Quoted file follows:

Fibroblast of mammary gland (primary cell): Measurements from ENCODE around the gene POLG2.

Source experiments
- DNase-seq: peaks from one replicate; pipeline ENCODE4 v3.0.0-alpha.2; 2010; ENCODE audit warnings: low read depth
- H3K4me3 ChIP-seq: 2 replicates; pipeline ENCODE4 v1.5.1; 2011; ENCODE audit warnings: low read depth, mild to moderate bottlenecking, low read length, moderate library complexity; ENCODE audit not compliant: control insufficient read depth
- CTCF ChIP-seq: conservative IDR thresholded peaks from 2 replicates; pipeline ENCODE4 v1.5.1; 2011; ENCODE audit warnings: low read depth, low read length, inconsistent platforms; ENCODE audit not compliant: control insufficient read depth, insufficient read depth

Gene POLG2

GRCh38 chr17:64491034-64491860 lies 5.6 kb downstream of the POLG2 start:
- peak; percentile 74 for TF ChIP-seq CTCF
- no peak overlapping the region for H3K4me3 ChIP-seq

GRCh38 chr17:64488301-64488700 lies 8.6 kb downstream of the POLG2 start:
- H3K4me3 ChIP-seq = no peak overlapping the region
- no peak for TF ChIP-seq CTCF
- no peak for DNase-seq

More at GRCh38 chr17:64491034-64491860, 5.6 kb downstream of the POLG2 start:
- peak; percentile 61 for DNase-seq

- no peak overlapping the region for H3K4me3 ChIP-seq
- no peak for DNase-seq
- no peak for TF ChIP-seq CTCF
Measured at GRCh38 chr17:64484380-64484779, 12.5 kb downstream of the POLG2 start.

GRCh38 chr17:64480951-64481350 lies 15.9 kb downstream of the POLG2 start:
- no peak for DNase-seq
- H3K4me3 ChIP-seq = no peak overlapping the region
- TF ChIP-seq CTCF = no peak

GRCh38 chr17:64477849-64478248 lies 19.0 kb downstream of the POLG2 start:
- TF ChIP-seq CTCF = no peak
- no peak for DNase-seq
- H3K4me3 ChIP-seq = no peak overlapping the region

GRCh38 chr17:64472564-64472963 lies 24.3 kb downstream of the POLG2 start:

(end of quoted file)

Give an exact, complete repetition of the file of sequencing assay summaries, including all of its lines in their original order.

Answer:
Fibroblast of mammary gland (primary cell): Measurements from ENCODE around the gene POLG2.

Source experiments
- DNase-seq: peaks from one replicate; pipeline ENCODE4 v3.0.0-alpha.2; 2010; ENCODE audit warnings: low read depth
- H3K4me3 ChIP-seq: 2 replicates; pipeline ENCODE4 v1.5.1; 2011; ENCODE audit warnings: low read depth, mild to moderate bottlenecking, low read length, moderate library complexity; ENCODE audit not compliant: control insufficient read depth
- CTCF ChIP-seq: conservative IDR thresholded peaks from 2 replicates; pipeline ENCODE4 v1.5.1; 2011; ENCODE audit warnings: low read depth, low read length, inconsistent platforms; ENCODE audit not compliant: control insufficient read depth, insufficient read depth

Gene POLG2

GRCh38 chr17:64491034-64491860 lies 5.6 kb downstream of the POLG2 start:
- peak; percentile 74 for TF ChIP-seq CTCF
- no peak overlapping the region for H3K4me3 ChIP-seq

GRCh38 chr17:64488301-64488700 lies 8.6 kb downstream of the POLG2 start:
- H3K4me3 ChIP-seq = no peak overlapping the region
- no peak for TF ChIP-seq CTCF
- no peak for DNase-seq

More at GRCh38 chr17:64491034-64491860, 5.6 kb downstream of the POLG2 start:
- peak; percentile 61 for DNase-seq

- no peak overlapping the region for H3K4me3 ChIP-seq
- no peak for DNase-seq
- no peak for TF ChIP-seq CTCF
Measured at GRCh38 chr17:64484380-64484779, 12.5 kb downstream of the POLG2 start.

GRCh38 chr17:64480951-64481350 lies 15.9 kb downstream of the POLG2 start:
- no peak for DNase-seq
- H3K4me3 ChIP-seq = no peak overlapping the region
- TF ChIP-seq CTCF = no peak

GRCh38 chr17:64477849-64478248 lies 19.0 kb downstream of the POLG2 start:
- TF ChIP-seq CTCF = no peak
- no peak for DNase-seq
- H3K4me3 ChIP-seq = no peak overlapping the region

GRCh38 chr17:64472564-64472963 lies 24.3 kb downstream of the POLG2 start: